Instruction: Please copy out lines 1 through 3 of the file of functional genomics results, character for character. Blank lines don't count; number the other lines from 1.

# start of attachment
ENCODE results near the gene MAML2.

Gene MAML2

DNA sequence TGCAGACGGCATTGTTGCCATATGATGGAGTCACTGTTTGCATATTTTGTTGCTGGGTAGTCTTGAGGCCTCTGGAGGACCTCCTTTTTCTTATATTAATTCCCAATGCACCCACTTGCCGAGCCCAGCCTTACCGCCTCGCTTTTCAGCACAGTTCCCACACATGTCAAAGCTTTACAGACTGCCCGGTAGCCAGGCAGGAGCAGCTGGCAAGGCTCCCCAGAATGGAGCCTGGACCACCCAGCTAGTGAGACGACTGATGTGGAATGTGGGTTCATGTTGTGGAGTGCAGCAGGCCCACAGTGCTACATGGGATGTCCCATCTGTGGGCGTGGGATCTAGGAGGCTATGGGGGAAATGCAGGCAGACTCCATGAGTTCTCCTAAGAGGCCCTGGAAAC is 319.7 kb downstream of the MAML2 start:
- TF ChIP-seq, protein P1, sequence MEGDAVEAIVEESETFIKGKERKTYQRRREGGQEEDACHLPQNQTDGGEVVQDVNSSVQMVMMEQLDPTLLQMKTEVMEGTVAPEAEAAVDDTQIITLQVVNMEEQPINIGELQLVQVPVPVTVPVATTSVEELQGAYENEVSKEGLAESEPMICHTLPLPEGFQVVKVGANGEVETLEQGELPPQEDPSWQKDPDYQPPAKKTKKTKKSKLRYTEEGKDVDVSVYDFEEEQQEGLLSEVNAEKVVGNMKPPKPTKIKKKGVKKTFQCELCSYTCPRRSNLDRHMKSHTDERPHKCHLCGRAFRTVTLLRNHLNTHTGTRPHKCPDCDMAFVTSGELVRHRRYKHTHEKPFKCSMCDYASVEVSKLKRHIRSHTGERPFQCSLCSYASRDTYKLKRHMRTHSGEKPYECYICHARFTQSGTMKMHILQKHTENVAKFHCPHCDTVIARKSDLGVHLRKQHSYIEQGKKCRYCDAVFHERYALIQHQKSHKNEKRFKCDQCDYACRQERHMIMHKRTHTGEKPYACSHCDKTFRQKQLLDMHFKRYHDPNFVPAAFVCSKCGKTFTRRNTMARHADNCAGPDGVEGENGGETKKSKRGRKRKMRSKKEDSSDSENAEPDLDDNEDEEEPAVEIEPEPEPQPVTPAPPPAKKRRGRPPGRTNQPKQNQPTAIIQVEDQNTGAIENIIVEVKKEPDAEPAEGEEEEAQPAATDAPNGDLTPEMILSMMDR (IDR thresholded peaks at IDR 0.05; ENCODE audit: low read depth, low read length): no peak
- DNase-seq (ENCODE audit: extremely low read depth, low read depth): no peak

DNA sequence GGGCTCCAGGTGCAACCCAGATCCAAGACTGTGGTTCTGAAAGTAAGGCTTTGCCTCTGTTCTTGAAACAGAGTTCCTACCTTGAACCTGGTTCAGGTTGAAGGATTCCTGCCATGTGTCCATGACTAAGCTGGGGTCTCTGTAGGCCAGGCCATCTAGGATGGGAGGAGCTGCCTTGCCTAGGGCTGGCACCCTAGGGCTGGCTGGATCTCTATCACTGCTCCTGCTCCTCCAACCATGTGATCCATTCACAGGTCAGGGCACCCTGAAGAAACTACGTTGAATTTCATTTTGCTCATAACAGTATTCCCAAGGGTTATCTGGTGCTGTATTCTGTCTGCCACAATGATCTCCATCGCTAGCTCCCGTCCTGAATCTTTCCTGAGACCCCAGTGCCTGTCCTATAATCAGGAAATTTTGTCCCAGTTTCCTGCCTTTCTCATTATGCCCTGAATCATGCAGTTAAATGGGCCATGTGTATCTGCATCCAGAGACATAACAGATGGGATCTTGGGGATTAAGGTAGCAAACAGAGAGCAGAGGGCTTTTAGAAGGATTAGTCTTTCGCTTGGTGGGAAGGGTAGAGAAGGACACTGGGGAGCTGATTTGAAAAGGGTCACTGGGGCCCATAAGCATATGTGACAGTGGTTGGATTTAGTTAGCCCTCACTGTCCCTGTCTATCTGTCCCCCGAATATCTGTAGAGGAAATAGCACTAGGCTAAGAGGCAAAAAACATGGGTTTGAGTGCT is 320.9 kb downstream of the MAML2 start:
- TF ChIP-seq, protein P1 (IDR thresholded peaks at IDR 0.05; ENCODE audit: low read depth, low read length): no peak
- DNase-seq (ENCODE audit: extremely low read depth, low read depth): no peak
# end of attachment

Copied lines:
ENCODE results near the gene MAML2.

Gene MAML2

DNA sequence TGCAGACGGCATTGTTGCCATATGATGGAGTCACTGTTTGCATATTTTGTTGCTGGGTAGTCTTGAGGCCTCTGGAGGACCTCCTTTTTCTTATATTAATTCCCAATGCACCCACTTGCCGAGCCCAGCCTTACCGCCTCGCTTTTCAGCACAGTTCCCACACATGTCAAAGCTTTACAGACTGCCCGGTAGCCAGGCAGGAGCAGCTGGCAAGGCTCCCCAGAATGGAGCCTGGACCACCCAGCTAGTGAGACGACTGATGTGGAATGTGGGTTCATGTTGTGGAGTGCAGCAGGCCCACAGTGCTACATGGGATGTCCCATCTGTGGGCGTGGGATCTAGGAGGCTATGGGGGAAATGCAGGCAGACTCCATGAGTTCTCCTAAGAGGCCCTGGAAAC is 319.7 kb downstream of the MAML2 start: